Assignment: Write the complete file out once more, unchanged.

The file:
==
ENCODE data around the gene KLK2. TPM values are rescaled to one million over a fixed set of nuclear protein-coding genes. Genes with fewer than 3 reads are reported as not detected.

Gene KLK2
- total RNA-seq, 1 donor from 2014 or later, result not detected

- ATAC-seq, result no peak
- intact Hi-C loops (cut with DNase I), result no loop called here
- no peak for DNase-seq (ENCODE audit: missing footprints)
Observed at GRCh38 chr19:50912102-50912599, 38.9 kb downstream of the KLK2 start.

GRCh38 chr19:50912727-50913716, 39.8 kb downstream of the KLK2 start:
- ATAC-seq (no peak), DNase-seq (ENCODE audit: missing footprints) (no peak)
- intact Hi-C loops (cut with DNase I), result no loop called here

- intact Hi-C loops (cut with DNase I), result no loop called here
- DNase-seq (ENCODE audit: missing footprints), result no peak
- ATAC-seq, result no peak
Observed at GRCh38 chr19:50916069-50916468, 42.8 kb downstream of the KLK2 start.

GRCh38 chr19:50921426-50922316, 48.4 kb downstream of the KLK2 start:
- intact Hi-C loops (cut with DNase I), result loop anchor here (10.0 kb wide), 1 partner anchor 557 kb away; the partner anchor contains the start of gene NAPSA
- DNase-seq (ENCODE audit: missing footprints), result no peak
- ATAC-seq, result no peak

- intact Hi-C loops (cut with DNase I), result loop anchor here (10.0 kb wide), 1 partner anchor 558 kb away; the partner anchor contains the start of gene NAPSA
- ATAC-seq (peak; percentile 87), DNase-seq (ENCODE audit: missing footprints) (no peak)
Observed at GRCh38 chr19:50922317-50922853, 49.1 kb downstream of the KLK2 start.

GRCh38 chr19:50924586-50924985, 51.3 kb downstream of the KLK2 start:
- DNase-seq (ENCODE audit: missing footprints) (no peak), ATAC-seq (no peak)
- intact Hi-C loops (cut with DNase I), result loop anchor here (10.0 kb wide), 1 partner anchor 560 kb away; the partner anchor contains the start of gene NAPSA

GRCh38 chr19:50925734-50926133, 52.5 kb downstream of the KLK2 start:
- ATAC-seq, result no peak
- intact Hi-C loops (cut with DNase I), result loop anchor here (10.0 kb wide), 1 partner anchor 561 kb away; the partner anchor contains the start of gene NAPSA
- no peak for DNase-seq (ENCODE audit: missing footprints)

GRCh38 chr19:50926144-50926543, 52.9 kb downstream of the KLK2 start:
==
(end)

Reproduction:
ENCODE data around the gene KLK2. TPM values are rescaled to one million over a fixed set of nuclear protein-coding genes. Genes with fewer than 3 reads are reported as not detected.

Gene KLK2
- total RNA-seq, 1 donor from 2014 or later, result not detected

- ATAC-seq, result no peak
- intact Hi-C loops (cut with DNase I), result no loop called here
- no peak for DNase-seq (ENCODE audit: missing footprints)
Observed at GRCh38 chr19:50912102-50912599, 38.9 kb downstream of the KLK2 start.

GRCh38 chr19:50912727-50913716, 39.8 kb downstream of the KLK2 start:
- ATAC-seq (no peak), DNase-seq (ENCODE audit: missing footprints) (no peak)
- intact Hi-C loops (cut with DNase I), result no loop called here

- intact Hi-C loops (cut with DNase I), result no loop called here
- DNase-seq (ENCODE audit: missing footprints), result no peak
- ATAC-seq, result no peak
Observed at GRCh38 chr19:50916069-50916468, 42.8 kb downstream of the KLK2 start.

GRCh38 chr19:50921426-50922316, 48.4 kb downstream of the KLK2 start:
- intact Hi-C loops (cut with DNase I), result loop anchor here (10.0 kb wide), 1 partner anchor 557 kb away; the partner anchor contains the start of gene NAPSA
- DNase-seq (ENCODE audit: missing footprints), result no peak
- ATAC-seq, result no peak

- intact Hi-C loops (cut with DNase I), result loop anchor here (10.0 kb wide), 1 partner anchor 558 kb away; the partner anchor contains the start of gene NAPSA
- ATAC-seq (peak; percentile 87), DNase-seq (ENCODE audit: missing footprints) (no peak)
Observed at GRCh38 chr19:50922317-50922853, 49.1 kb downstream of the KLK2 start.

GRCh38 chr19:50924586-50924985, 51.3 kb downstream of the KLK2 start:
- DNase-seq (ENCODE audit: missing footprints) (no peak), ATAC-seq (no peak)
- intact Hi-C loops (cut with DNase I), result loop anchor here (10.0 kb wide), 1 partner anchor 560 kb away; the partner anchor contains the start of gene NAPSA

GRCh38 chr19:50925734-50926133, 52.5 kb downstream of the KLK2 start:
- ATAC-seq, result no peak
- intact Hi-C loops (cut with DNase I), result loop anchor here (10.0 kb wide), 1 partner anchor 561 kb away; the partner anchor contains the start of gene NAPSA
- no peak for DNase-seq (ENCODE audit: missing footprints)

GRCh38 chr19:50926144-50926543, 52.9 kb downstream of the KLK2 start: